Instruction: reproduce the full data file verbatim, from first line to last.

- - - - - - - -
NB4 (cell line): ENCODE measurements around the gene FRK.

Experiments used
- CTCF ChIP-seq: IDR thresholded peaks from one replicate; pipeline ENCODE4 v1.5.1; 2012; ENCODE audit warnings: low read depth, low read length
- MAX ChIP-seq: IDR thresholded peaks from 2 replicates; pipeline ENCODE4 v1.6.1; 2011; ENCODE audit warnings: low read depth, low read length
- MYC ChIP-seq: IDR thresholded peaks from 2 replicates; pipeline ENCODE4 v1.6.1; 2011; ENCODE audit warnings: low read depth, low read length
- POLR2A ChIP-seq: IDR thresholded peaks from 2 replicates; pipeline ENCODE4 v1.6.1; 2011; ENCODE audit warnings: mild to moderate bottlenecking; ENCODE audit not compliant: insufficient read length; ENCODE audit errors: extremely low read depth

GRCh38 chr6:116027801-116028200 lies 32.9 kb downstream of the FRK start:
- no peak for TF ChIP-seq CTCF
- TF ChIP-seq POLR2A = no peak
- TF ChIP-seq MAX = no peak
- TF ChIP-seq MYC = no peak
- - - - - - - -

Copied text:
NB4 (cell line): ENCODE measurements around the gene FRK.

Experiments used
- CTCF ChIP-seq: IDR thresholded peaks from one replicate; pipeline ENCODE4 v1.5.1; 2012; ENCODE audit warnings: low read depth, low read length
- MAX ChIP-seq: IDR thresholded peaks from 2 replicates; pipeline ENCODE4 v1.6.1; 2011; ENCODE audit warnings: low read depth, low read length
- MYC ChIP-seq: IDR thresholded peaks from 2 replicates; pipeline ENCODE4 v1.6.1; 2011; ENCODE audit warnings: low read depth, low read length
- POLR2A ChIP-seq: IDR thresholded peaks from 2 replicates; pipeline ENCODE4 v1.6.1; 2011; ENCODE audit warnings: mild to moderate bottlenecking; ENCODE audit not compliant: insufficient read length; ENCODE audit errors: extremely low read depth

GRCh38 chr6:116027801-116028200 lies 32.9 kb downstream of the FRK start:
- no peak for TF ChIP-seq CTCF
- TF ChIP-seq POLR2A = no peak
- TF ChIP-seq MAX = no peak
- TF ChIP-seq MYC = no peak